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Research Studies is a monthly compilation of research articles funded by AHRQ or authored by AHRQ researchers and recently published in journals or newsletters.
Results1 to 13 of 13 Research Studies Displayed
Lewis VA, Spivack S, Murray GF
FQHC designation and safety net patient revenue associated with primary care practice capabilities for access and quality.
Researchers assessed capabilities around access to and quality of care among primary care practices serving a high share of Medicaid and uninsured patients compared to practices serving a low share of these patients. Data from the National Survey of Healthcare Organizations and Systems was analyzed. They found that federally qualified health centers were more likely than other types of primary care practices (both safety net practices and other practices) to possess capabilities related to access and quality. However, safety net practices were less likely than non-safety net practices to possess health information technology capabilities.
Citation: Lewis VA, Spivack S, Murray GF . FQHC designation and safety net patient revenue associated with primary care practice capabilities for access and quality. J Gen Intern Med 2021 Oct;36(10):2922-28. doi: 10.1007/s11606-021-06746-0..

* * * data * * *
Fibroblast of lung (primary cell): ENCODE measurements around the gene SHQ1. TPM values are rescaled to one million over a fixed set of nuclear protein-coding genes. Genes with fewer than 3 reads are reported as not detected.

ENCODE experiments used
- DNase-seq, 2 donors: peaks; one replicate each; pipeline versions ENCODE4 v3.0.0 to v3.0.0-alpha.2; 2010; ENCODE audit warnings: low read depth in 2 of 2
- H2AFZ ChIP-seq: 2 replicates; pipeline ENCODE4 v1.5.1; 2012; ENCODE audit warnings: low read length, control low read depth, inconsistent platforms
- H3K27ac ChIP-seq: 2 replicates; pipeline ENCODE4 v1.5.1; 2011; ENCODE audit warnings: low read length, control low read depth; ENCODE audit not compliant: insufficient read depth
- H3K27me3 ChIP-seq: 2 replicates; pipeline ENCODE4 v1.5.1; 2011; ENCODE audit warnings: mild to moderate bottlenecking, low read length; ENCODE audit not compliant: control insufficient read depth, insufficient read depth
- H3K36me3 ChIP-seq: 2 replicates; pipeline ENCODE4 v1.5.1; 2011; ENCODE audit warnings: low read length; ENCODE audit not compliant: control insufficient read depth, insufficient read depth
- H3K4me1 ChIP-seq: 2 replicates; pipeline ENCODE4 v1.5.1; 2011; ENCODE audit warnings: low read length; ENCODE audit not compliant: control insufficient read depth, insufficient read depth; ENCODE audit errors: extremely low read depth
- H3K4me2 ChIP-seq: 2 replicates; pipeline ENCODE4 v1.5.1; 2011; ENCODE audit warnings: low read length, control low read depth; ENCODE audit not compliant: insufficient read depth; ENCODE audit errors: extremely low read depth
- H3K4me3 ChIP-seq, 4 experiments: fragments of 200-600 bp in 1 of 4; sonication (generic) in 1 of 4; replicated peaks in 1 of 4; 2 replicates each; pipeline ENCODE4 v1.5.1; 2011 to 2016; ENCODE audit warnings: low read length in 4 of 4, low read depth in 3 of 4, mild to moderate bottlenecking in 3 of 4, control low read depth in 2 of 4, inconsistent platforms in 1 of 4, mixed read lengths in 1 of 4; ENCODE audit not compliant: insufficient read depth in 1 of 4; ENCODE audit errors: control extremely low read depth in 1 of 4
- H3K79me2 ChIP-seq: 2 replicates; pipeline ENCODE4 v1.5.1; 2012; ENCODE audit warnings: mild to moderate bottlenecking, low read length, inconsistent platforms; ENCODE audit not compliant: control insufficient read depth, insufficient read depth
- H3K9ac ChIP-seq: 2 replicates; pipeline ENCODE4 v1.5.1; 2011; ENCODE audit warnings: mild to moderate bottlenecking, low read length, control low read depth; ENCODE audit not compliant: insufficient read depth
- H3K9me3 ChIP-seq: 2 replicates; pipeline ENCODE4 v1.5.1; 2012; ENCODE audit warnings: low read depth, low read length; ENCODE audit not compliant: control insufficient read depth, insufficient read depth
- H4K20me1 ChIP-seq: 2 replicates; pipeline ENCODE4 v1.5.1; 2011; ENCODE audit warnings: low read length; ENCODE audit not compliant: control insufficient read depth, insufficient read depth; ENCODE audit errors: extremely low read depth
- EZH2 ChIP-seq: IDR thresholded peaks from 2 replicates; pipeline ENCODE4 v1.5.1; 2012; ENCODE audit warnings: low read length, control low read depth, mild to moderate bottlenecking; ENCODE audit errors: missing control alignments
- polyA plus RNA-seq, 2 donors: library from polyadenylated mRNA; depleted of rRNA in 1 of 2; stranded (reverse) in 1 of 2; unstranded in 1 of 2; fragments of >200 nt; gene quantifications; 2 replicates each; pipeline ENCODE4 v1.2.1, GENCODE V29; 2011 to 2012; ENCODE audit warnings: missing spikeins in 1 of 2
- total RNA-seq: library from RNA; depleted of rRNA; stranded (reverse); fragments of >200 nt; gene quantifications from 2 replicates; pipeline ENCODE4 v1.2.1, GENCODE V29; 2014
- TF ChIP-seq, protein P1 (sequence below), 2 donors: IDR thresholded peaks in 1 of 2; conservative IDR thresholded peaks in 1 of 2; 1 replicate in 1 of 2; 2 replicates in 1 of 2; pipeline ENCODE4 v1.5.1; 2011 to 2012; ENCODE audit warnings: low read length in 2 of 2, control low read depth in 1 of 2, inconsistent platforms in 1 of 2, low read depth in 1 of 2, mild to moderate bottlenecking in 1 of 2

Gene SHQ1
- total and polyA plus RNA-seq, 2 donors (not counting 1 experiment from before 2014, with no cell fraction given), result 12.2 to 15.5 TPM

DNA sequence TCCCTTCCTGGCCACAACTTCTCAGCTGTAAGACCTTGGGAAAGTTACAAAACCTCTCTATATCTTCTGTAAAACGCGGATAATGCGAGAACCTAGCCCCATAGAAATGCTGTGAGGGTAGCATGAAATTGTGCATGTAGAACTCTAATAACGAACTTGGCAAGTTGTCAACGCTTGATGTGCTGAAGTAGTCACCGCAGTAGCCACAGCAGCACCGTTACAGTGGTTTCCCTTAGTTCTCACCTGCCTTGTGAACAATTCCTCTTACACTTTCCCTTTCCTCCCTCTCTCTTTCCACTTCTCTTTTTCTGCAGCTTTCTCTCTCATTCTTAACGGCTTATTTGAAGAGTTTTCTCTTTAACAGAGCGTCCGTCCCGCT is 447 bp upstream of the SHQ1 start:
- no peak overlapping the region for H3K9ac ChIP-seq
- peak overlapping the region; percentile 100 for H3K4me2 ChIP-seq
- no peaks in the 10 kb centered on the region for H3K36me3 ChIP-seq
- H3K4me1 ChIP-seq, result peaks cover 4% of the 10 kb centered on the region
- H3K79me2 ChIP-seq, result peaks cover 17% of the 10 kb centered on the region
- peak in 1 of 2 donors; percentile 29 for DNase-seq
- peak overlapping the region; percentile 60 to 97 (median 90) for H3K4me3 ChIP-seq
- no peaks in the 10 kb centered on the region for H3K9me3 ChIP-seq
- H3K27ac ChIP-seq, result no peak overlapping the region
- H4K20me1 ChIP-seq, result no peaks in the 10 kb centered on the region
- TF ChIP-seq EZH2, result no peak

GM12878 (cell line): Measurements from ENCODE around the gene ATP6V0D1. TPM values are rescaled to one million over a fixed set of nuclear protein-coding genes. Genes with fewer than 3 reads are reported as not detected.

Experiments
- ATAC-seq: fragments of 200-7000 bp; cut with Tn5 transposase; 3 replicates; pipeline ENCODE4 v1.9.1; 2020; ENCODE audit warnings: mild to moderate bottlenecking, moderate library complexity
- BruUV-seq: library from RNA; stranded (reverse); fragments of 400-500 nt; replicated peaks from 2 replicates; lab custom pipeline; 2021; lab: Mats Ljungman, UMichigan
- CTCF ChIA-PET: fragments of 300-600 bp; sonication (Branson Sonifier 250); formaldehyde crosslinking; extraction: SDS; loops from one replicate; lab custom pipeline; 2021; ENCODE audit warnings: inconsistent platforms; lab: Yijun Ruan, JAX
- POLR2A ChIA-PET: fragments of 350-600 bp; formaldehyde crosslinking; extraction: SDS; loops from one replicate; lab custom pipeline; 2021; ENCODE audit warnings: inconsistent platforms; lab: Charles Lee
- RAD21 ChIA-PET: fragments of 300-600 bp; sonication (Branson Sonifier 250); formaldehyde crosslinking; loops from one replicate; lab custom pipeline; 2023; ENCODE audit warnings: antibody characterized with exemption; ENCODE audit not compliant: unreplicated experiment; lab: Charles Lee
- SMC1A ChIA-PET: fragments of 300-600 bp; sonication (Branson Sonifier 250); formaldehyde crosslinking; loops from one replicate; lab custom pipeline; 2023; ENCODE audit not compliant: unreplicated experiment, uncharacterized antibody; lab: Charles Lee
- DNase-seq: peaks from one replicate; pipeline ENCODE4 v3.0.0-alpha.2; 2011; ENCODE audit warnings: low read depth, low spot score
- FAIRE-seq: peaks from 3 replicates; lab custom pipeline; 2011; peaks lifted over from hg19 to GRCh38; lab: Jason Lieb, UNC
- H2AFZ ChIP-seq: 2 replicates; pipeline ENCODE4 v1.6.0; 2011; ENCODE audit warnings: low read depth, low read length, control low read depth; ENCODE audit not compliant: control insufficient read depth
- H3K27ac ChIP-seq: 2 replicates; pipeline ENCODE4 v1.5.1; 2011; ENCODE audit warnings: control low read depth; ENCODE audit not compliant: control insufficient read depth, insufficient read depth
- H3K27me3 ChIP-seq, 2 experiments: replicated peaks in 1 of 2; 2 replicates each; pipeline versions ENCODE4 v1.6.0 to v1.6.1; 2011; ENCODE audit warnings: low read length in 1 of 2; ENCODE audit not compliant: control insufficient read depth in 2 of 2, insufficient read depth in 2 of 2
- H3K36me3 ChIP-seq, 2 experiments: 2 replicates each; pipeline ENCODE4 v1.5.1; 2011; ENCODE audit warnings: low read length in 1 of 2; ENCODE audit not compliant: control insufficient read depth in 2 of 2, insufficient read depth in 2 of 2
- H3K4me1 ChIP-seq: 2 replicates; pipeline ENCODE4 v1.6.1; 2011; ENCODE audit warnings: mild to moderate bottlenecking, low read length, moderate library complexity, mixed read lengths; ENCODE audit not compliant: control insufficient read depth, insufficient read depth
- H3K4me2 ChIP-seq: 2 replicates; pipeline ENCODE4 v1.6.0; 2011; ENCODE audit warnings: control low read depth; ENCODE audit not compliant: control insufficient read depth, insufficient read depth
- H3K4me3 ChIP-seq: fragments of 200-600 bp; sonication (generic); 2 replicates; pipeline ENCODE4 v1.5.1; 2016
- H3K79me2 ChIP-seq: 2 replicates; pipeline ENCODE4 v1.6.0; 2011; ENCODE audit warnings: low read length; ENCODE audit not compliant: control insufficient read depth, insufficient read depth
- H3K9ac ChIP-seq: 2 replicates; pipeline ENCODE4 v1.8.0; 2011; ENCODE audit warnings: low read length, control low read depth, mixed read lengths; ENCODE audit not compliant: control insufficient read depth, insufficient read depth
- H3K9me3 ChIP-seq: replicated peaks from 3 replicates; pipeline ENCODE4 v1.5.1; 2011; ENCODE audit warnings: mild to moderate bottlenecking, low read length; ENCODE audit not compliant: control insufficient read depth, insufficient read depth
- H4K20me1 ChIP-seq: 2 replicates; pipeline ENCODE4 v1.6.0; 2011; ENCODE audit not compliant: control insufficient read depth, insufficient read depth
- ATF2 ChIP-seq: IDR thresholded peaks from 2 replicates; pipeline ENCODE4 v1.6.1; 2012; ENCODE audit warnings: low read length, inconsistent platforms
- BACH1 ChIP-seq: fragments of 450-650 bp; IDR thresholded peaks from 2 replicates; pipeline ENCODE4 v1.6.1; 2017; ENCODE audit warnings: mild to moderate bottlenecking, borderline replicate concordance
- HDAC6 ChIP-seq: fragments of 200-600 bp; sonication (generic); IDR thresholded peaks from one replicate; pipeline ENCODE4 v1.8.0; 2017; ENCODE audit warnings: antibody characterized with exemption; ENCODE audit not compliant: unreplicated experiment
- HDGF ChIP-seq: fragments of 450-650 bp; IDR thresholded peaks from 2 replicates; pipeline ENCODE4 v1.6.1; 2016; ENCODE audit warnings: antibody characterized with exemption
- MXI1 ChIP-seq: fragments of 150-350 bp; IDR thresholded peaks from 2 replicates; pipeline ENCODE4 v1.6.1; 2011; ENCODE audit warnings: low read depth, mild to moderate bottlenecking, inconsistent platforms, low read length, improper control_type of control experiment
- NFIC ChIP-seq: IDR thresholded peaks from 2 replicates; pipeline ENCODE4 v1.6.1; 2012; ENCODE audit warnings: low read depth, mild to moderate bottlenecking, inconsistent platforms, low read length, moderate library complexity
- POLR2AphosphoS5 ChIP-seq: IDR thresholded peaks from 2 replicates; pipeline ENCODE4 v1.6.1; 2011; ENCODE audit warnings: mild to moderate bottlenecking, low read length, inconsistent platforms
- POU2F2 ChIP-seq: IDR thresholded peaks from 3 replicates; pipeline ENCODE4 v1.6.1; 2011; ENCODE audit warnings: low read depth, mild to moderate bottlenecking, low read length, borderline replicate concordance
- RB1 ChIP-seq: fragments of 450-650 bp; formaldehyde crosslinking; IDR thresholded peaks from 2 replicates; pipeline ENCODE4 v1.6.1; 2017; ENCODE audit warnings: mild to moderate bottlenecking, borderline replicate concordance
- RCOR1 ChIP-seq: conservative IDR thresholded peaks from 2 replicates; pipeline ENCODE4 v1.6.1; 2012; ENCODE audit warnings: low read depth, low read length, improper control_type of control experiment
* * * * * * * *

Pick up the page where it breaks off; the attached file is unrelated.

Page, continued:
Keywords: Safety Net, Vulnerable Populations, Primary Care, Access to Care, Uninsured, Medicaid, Quality of Care
Leeds IL, Jones C, DiBrito SR
Delay in emergency hernia surgery is associated with worse outcomes.
The purpose of this study was to determine if the variation in timing of urgent surgery impacts surgical outcomes. The National Surgical Quality Improvement Program (NSQIP) database was searched for emergent surgeries in 2011-2016 for abdominal hernia resulting in obstruction or gangrene by primary post-op diagnosis. Findings showed that delayed surgery was associated with increased rates of major complications, longer operative times, longer postoperative lengths of stay, increased re-operations, increased readmissions, and increased 30-day mortality. Next-day surgery and surgery delayed more than one day were associated with increased odds of a major complication.